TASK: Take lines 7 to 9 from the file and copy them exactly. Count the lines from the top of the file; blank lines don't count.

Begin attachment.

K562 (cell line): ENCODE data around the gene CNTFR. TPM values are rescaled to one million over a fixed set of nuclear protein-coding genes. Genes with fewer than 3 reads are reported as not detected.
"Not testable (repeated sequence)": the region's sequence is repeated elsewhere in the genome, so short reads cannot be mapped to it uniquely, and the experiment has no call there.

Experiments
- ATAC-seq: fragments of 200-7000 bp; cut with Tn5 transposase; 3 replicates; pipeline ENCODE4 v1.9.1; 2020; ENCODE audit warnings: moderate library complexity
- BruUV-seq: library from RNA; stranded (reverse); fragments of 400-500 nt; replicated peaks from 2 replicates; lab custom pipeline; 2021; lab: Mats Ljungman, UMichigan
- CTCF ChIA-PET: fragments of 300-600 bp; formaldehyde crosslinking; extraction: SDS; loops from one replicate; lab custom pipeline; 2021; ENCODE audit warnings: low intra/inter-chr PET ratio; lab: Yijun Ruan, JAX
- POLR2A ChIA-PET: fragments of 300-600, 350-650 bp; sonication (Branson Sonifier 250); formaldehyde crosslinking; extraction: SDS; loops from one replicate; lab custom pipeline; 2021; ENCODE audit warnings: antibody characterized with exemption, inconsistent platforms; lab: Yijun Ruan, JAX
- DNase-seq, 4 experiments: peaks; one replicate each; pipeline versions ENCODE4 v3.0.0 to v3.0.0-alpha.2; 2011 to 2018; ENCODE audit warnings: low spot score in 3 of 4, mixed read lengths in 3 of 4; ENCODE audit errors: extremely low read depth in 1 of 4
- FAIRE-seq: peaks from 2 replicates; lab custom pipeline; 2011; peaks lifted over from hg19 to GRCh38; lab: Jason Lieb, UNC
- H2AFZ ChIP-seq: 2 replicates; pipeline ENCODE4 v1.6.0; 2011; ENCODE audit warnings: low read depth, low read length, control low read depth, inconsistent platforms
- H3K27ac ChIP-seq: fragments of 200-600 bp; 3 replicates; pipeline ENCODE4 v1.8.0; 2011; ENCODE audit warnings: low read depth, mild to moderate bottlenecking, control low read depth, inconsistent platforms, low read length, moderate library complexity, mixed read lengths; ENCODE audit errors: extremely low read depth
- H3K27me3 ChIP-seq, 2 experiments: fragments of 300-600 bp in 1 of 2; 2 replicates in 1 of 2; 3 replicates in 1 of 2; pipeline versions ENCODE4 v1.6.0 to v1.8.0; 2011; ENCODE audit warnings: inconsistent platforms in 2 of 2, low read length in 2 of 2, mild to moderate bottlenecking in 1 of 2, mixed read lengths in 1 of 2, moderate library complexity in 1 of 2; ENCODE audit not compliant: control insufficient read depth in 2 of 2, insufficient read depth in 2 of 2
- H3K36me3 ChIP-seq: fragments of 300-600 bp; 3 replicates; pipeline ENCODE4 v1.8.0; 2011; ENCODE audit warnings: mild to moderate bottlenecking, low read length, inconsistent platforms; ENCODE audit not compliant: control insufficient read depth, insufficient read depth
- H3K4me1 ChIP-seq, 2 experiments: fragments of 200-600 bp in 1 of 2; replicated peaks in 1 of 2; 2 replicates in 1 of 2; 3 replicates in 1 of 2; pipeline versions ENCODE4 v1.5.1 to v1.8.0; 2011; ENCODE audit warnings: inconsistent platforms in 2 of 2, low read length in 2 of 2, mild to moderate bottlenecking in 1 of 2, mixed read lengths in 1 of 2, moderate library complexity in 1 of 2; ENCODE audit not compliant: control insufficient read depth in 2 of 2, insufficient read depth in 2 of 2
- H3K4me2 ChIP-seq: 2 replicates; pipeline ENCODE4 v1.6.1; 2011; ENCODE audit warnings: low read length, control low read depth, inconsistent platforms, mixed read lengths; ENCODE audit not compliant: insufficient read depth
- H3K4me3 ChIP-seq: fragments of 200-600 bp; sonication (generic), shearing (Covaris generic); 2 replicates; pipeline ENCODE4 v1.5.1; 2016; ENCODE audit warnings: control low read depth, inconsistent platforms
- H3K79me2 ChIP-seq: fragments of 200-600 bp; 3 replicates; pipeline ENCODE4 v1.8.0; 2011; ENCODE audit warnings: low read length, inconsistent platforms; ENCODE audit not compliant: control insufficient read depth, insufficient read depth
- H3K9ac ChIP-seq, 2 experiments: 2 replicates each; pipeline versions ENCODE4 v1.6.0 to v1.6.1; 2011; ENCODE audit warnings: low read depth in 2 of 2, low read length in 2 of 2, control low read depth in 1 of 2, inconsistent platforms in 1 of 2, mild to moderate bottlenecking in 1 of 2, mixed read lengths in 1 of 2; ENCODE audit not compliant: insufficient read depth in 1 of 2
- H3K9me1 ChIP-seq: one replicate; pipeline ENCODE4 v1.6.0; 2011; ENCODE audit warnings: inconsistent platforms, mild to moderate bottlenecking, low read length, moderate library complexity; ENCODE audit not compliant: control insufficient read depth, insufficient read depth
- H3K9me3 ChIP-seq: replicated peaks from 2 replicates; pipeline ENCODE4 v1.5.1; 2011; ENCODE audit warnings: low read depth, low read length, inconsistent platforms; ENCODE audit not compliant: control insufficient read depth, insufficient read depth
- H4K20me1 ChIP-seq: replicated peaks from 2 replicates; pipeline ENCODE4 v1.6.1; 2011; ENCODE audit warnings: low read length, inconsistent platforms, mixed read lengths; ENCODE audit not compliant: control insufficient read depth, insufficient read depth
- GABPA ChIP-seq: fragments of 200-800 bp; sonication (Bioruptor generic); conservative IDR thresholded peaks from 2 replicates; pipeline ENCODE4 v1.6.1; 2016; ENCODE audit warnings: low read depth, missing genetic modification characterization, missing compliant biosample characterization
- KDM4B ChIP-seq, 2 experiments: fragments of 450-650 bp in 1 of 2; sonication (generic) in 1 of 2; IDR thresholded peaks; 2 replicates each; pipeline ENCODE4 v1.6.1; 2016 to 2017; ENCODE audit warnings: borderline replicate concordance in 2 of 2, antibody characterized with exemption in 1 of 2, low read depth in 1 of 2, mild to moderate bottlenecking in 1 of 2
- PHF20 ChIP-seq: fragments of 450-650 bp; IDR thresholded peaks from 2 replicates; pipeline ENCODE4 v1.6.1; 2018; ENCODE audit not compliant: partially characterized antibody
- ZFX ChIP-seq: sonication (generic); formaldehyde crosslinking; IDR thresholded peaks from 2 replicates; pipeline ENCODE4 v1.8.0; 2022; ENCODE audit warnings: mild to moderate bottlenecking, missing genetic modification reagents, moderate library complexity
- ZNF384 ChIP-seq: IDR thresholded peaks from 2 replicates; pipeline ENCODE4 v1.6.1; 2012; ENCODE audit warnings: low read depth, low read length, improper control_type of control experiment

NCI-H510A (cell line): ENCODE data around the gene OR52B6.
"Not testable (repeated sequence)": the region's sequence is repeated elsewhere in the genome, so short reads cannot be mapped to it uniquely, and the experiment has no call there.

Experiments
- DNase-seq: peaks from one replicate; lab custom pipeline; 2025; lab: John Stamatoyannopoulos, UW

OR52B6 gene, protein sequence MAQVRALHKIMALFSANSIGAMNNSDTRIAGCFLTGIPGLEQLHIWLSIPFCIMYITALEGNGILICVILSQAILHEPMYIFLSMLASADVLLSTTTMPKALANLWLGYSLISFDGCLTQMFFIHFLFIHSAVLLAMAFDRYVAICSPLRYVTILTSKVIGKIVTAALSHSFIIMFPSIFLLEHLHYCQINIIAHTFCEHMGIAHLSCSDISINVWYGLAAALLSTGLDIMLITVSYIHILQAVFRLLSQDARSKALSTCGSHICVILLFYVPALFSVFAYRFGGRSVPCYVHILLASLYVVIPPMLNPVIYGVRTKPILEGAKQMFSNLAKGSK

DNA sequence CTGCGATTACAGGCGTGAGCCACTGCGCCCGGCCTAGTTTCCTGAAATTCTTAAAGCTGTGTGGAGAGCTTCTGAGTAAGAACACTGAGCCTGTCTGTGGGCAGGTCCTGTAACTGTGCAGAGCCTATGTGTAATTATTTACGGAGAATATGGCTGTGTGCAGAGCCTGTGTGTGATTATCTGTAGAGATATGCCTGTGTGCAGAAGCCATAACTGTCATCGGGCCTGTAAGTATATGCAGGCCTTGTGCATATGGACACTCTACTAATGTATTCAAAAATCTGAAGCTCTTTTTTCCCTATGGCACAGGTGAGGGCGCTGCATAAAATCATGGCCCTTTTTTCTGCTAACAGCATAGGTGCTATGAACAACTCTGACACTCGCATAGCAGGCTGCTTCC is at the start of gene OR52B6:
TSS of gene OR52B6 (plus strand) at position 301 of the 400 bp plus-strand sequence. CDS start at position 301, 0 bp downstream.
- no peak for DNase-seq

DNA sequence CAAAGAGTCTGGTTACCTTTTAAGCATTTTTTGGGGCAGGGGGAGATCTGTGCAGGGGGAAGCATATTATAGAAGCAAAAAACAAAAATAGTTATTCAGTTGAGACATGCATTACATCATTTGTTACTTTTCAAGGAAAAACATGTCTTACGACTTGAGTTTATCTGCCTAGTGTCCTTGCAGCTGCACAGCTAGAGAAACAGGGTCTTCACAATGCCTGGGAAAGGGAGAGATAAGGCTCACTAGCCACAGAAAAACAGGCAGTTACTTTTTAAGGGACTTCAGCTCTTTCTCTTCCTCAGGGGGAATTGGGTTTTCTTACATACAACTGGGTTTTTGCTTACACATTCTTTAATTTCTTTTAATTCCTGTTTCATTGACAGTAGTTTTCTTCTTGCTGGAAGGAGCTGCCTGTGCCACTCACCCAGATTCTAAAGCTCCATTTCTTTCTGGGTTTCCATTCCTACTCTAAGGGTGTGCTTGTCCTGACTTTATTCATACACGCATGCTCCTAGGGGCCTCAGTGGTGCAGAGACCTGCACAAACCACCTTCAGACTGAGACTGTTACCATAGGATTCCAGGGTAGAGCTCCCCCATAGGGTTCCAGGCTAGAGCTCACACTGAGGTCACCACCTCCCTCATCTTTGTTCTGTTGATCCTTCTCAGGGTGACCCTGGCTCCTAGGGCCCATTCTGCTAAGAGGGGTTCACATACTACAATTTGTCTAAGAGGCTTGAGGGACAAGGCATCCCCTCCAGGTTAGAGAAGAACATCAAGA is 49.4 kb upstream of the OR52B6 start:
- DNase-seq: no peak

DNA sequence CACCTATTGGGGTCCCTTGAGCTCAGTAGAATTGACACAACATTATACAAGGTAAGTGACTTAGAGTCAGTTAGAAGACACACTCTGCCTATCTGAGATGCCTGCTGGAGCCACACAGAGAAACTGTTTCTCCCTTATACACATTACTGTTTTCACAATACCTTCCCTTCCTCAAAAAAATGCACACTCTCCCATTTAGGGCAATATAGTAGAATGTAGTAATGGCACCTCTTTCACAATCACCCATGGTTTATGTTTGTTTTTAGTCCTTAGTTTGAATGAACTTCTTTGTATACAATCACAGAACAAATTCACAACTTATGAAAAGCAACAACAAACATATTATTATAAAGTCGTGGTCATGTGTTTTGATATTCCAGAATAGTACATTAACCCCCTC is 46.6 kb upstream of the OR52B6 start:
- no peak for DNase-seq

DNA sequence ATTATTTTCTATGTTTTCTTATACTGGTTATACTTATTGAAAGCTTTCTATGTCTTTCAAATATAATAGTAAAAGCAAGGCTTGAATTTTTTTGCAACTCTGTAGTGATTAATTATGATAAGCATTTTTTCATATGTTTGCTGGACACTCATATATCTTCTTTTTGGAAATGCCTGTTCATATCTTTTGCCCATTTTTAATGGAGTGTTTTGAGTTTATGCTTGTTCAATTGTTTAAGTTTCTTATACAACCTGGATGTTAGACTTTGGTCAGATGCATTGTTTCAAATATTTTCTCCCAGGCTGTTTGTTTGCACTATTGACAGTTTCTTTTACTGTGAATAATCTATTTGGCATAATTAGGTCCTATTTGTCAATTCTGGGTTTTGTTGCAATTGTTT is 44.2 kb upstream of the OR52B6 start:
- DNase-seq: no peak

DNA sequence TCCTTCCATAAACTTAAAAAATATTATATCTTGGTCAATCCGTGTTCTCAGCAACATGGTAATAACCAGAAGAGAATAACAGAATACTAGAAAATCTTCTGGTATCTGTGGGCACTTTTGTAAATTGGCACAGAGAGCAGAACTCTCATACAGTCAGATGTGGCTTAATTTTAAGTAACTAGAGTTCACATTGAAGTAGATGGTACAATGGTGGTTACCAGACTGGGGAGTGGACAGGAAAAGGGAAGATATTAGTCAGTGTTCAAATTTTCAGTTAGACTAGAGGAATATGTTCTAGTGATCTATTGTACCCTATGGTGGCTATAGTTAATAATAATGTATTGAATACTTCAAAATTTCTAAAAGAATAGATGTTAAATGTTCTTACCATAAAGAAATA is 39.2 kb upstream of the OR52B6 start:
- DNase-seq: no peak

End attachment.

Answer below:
- POLR2A ChIA-PET: fragments of 300-600, 350-650 bp; sonication (Branson Sonifier 250); formaldehyde crosslinking; extraction: SDS; loops from one replicate; lab custom pipeline; 2021; ENCODE audit warnings: antibody characterized with exemption, inconsistent platforms; lab: Yijun Ruan, JAX
- DNase-seq, 4 experiments: peaks; one replicate each; pipeline versions ENCODE4 v3.0.0 to v3.0.0-alpha.2; 2011 to 2018; ENCODE audit warnings: low spot score in 3 of 4, mixed read lengths in 3 of 4; ENCODE audit errors: extremely low read depth in 1 of 4
- FAIRE-seq: peaks from 2 replicates; lab custom pipeline; 2011; peaks lifted over from hg19 to GRCh38; lab: Jason Lieb, UNC